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Title: Dysexecutive person perception : the effects of cognitive load, alcohol intoxication and traumatic brain injury on stereotyping behaviour
Author: Cunningham, Sheila J.
Awarding Body: University of Aberdeen
Current Institution: University of Aberdeen
Date of Award: 2003
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The process of stereotype application is thought to follow activation of the stereotype unless this is consciously suppressed by the executive system. The present thesis sought to investigate the role of the executive system in suppression, and the effects of its disruption in person perception. Experiments 1 and 2 examined the secondary task performance of suppressors and non-suppressors during an impression formation task, and demonstrated that suppression consumes executive resources. It was also found that when stereotype activation was high, suppression facilitated the encoding of stereotypic information, reducing the executive demands of person perception. Experiment 3 examined the effects of cognitive load on suppression, by comparing the stereotypic and neutral recall of suppressors and non-suppressors. It was found that cognitive load increased reliance on stereotypes in general, and exacerbated ironic effects on memory. Experiments 4, 5 and 6 further investigated this pattern by examining the effects of alcohol intoxication on both conscious and cued suppression. It was found that intoxication reduced the initiation of conscious suppression, but that habitually suppressed constructs could be inhibited automatically following inhibitory cues. Finally, the effects of Traumatic Brain Injury (TBI) on stereotype suppression were examined in Experiment 7. It was found that in comparison to non-brain injured controls, TBI patients did not show signs of stereotype rebound, suggesting that they did not initiate the suppression process. Rebound effects were significantly correlated with measures of executive inhibition and everyday dysexecutive behaviour. The importance of these findings in relation to theories of stereotype suppression, intoxicated behaviours and TBI sequelae were discussed.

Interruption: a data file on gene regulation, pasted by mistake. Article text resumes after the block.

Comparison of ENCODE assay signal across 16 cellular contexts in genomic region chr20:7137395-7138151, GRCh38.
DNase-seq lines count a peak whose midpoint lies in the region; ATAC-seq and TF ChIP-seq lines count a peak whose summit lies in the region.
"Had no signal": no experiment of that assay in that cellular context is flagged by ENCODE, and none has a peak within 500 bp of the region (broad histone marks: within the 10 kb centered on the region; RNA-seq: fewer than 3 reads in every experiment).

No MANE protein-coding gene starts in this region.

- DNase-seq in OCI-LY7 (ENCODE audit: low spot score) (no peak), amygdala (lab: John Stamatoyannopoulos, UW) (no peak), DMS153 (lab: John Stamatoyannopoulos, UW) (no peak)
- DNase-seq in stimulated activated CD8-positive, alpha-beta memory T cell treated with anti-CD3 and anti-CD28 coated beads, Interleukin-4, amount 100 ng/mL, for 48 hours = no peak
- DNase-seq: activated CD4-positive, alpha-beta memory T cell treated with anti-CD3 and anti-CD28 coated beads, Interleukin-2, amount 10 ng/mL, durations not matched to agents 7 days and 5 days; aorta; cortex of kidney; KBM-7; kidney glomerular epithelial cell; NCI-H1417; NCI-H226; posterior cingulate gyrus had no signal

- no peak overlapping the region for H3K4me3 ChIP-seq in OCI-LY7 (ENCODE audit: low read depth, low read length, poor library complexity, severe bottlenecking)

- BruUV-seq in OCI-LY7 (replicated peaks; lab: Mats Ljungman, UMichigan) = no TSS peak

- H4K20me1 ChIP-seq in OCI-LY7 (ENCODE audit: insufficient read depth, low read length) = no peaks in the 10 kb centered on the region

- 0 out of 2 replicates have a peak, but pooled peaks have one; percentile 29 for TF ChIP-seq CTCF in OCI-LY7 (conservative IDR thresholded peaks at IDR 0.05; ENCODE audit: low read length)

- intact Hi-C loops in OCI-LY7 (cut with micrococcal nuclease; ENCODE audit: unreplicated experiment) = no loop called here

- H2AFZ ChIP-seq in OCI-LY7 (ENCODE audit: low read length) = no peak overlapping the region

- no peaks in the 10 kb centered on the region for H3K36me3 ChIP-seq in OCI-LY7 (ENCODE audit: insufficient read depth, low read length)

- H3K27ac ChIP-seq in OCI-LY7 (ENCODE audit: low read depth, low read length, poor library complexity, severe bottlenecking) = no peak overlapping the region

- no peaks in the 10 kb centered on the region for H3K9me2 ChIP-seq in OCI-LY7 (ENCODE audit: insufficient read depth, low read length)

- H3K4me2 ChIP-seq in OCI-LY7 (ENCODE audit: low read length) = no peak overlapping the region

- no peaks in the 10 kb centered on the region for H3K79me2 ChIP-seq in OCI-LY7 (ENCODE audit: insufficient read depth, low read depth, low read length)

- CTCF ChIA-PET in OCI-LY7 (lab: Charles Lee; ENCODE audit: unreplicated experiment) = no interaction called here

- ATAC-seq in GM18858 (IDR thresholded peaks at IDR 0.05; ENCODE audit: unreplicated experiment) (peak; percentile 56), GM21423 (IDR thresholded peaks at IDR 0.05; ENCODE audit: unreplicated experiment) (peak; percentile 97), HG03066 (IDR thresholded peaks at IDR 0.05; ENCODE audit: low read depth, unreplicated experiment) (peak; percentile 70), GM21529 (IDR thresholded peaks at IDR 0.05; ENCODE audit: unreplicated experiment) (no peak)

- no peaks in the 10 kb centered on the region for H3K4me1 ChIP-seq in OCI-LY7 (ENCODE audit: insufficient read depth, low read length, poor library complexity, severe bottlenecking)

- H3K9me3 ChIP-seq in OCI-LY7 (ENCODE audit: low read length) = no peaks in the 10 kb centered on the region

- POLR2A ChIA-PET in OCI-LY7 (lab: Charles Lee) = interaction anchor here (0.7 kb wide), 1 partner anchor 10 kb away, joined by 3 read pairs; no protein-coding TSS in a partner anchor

Supervisor: Not available Sponsor: Not available
Qualification Name: Thesis (Ph.D.) Qualification Level: Doctoral
EThOS ID:  DOI: Not available